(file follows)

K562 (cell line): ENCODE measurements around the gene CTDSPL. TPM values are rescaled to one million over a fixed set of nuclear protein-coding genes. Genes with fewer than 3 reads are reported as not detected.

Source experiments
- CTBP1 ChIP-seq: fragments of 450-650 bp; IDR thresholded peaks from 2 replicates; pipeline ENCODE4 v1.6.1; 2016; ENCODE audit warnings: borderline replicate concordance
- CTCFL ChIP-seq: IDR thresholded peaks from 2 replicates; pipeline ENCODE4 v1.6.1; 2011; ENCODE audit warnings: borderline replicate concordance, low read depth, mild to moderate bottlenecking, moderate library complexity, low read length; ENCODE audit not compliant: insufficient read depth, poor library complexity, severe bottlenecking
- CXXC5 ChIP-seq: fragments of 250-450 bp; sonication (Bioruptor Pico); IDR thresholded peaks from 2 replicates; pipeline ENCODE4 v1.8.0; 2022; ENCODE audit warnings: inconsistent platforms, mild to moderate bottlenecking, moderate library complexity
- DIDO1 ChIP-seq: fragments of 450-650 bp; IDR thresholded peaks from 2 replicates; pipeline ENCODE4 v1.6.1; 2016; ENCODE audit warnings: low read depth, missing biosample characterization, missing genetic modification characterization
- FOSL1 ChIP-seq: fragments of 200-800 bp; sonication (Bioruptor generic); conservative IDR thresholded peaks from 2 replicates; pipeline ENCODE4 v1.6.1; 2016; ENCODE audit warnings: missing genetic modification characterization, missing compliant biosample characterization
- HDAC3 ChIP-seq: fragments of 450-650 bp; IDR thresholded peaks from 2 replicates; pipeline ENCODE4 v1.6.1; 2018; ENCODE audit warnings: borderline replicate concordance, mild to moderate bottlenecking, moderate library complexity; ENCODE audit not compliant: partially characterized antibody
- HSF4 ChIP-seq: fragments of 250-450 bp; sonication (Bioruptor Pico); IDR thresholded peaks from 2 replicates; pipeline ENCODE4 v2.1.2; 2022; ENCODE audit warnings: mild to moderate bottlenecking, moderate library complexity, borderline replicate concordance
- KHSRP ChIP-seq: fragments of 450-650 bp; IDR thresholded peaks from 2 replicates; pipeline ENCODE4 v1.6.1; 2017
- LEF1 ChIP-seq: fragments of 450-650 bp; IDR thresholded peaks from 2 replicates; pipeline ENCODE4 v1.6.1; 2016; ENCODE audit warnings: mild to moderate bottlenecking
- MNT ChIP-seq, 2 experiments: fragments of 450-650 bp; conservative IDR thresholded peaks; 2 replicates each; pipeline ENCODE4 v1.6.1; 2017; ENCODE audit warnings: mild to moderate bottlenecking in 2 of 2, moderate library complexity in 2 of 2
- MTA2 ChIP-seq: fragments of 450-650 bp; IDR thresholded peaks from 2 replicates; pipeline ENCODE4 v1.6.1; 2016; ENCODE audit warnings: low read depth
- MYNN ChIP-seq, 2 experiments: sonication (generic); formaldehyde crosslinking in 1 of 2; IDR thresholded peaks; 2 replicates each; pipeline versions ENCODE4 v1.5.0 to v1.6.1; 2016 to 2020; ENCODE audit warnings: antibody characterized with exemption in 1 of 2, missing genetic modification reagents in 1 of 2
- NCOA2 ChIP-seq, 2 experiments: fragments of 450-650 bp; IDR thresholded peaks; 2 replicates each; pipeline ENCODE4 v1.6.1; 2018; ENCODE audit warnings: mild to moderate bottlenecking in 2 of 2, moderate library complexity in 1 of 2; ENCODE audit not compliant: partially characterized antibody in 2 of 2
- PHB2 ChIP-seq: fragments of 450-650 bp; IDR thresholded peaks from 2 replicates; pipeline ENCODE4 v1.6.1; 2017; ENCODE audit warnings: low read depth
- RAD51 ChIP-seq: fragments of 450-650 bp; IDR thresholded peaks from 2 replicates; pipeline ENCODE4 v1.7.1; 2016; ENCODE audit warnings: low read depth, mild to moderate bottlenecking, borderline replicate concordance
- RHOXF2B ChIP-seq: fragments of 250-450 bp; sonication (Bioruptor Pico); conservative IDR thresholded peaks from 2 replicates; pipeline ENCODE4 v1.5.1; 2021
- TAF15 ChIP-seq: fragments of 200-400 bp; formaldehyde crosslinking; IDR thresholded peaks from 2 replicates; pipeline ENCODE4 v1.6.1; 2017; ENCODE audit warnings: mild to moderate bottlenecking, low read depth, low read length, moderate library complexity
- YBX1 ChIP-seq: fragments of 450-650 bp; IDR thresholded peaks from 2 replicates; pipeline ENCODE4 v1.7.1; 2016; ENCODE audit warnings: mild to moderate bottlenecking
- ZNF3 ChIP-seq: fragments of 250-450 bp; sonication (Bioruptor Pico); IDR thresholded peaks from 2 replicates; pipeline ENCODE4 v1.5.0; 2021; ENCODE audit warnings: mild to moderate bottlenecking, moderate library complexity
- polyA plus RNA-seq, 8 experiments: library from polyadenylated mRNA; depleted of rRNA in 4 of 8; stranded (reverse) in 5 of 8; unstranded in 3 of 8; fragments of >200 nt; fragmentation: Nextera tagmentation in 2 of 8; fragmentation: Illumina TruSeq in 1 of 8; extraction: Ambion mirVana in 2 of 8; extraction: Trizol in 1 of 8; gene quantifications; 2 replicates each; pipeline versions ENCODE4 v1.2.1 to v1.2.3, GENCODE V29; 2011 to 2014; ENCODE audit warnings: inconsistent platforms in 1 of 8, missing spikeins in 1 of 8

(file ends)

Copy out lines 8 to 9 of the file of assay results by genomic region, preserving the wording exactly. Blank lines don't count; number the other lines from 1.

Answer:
- HDAC3 ChIP-seq: fragments of 450-650 bp; IDR thresholded peaks from 2 replicates; pipeline ENCODE4 v1.6.1; 2018; ENCODE audit warnings: borderline replicate concordance, mild to moderate bottlenecking, moderate library complexity; ENCODE audit not compliant: partially characterized antibody
- HSF4 ChIP-seq: fragments of 250-450 bp; sonication (Bioruptor Pico); IDR thresholded peaks from 2 replicates; pipeline ENCODE4 v2.1.2; 2022; ENCODE audit warnings: mild to moderate bottlenecking, moderate library complexity, borderline replicate concordance